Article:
“We had really hoped to convince Government that this was a way that community groups could help people with meaningful connections to them, who wouldn’t otherwise qualify. For example, a disability rights group could sponsor a refugee with disability to come here with their help.” he said.
For now, sponsoring churches have found that CORS pilot families are in a good position to pick up on the help local communities can offer.
“What they needed were friends that could share social networks, connections and local knowledge to help them get started in a new life.” said Nick Regnault.
In Christchurch it took only seven months before all three of the newly arrived dads had paid work with South West Baptist Church’s help, which is very unusual in the wider story of resettlement.
“As a church community we were able to use our different skills and networks to help the families in different ways,” said Nick.
“One driving instructor gave his time to help them get their NZ driving licences.
Others gave opportunities for work experience at their businesses.
Many donated gear to set up the families’ houses, and others who may never have met them, prayed for the families.”
“We estimate that around 500 parishioners have helped our refugee families in some direct or indirect way, depending on their skills. But everybody in the supporting church can offer something – and know they are making a difference in real people’s lives.”
Two of the Christchurch families were Muslim and one family Orthodox Christian. Nick says it was important that his church community respected their new neighbours’ faith identities.
“We were clear from the start that this was not a church growth programme.” said Nick.
“It’s not about evangelising these families.
It’s about friendship. It’s about justice.
It’s about being good friends and good neighbours.”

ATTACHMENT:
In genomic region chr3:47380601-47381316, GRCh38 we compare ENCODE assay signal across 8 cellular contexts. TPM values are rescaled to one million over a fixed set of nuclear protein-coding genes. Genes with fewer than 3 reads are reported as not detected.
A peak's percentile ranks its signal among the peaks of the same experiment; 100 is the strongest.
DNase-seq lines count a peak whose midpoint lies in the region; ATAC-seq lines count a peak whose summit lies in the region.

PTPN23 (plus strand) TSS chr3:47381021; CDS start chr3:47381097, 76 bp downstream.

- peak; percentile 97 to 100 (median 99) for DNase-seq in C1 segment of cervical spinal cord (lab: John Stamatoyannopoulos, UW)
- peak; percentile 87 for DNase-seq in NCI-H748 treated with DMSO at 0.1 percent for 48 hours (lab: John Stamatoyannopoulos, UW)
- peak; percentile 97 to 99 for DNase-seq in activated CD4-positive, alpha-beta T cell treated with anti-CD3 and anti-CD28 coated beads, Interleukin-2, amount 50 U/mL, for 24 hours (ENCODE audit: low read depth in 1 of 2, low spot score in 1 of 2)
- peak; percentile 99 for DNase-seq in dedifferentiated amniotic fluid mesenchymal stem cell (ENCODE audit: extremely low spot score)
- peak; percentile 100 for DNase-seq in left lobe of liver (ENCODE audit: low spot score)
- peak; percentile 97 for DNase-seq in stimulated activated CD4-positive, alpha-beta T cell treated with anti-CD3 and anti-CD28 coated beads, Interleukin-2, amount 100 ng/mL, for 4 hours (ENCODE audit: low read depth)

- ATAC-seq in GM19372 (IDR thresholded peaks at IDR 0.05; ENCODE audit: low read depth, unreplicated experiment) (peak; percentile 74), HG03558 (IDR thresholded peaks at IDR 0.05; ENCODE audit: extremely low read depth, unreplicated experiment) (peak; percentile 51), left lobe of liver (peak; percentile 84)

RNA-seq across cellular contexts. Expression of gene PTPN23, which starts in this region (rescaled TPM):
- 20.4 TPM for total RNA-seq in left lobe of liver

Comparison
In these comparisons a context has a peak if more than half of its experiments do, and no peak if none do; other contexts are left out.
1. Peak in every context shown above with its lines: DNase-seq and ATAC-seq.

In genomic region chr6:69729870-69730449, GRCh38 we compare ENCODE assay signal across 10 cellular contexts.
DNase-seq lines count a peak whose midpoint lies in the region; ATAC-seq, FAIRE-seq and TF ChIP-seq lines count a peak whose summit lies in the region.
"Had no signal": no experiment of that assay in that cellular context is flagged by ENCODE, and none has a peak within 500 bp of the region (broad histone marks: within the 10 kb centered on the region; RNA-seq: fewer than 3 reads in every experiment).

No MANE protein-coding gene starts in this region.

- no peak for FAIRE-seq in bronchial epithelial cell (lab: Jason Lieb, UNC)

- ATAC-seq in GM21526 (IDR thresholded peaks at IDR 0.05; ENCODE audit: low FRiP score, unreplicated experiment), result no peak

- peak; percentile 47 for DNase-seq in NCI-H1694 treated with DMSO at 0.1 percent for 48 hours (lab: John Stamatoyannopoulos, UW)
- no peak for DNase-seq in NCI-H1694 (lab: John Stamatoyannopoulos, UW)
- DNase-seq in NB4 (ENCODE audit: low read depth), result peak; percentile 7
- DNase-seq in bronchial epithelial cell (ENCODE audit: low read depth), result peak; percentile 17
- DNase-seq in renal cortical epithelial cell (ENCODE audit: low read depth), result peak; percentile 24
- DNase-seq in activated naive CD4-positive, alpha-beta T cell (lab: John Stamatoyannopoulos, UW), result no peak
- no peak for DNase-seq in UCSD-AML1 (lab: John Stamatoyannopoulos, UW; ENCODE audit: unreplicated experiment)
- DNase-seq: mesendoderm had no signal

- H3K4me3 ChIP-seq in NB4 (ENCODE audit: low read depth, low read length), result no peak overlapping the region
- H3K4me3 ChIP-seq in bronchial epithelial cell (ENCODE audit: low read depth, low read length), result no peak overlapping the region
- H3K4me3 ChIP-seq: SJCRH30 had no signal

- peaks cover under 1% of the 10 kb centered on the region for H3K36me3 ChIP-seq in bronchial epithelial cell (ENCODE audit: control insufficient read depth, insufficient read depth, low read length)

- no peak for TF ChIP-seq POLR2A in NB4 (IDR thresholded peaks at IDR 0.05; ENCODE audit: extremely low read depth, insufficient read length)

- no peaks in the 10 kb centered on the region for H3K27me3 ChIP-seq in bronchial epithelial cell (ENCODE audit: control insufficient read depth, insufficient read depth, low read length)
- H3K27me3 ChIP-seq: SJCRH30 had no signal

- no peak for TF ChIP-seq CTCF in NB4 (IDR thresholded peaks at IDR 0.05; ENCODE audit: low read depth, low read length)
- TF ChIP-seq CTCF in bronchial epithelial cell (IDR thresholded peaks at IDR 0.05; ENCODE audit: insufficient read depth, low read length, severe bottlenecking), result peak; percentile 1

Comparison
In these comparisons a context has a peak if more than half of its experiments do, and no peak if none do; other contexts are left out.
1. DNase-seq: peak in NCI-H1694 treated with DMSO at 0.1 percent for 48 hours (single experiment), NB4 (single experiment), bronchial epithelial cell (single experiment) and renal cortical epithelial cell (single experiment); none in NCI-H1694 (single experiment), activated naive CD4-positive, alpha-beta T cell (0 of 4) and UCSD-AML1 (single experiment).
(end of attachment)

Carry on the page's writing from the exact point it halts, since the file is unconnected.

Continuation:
When the families arrived in Christchurch, South West Baptist helped connect them with others who shared their faith, rather than pushing their own tradition forward.
“Through friendship and respect we earnt the right to have a conversation about faith, but only when they began that conversation.”
Since the CORS pilot set off in 2018, an Anglican, Catholic and Baptist team worked with Amnesty International to advocate for a permanent CORS scheme. But when the Covid-19 crisis struck, they thought even the pilot might be a goner.
“We expected the Covid crisis to end our hopes of Government funding,”said Nick, “so even though Budget 2020 didn’t offer a permanent programme, it’s good news that the pilot will now rise to 150 places over three years from 2021.”
Nick says that people wanting to sponsor a family shouldn’t underestimate the commitment involved, but shouldn’t shy away either.
In the Nelson pilot, one former refugee family was sponsored by three women who already knew them from overseas, and knew they were waiting for UNHCR approval. To help their friends, they connected with a Catholic organisation in a bid to bring them here.
“Those three women have taken on the bulk of the support role for that family and they have done a great job.” says Nick.
“Sponsorship requires some fundraising, but mostly it’s about being a friend. It takes time and commitment, and being prepared to ask for help.”
“But everybody wants to help refugees.”
Nick Regnault has written a book on his church’s experience of supporting their first three families to settle into Christchurch Welcoming the Stranger: Signposts for Building Bridges and Making Peace is available for $10.00 here.
Resources for churches who would like to investigate taking part in the Community Organisation Refugee Sponsorship pilot scheme are available on the South West Baptist Church website’s Resettlement Programme page, you can also download their Sponsor Information Pack that was based on the original pilot programme (so some terms and conditions may change for the 2021-23 pilot).
If your church is interested in hearing more from the Government consultation on how Community Organisation Refugee Sponsorship will work with community organisations in this new round, you can contact firstname.lastname@example.org